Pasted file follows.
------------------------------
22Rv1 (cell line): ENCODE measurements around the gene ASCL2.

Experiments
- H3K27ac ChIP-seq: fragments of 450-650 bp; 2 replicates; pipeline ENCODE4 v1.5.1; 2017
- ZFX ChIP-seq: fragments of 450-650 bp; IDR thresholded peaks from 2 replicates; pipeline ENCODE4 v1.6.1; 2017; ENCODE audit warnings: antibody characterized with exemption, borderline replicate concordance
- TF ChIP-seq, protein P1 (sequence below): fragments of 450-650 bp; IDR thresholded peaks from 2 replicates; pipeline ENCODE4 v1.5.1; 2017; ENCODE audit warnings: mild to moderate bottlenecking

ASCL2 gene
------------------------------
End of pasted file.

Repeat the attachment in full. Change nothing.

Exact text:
22Rv1 (cell line): ENCODE measurements around the gene ASCL2.

Experiments
- H3K27ac ChIP-seq: fragments of 450-650 bp; 2 replicates; pipeline ENCODE4 v1.5.1; 2017
- ZFX ChIP-seq: fragments of 450-650 bp; IDR thresholded peaks from 2 replicates; pipeline ENCODE4 v1.6.1; 2017; ENCODE audit warnings: antibody characterized with exemption, borderline replicate concordance
- TF ChIP-seq, protein P1 (sequence below): fragments of 450-650 bp; IDR thresholded peaks from 2 replicates; pipeline ENCODE4 v1.5.1; 2017; ENCODE audit warnings: mild to moderate bottlenecking

ASCL2 gene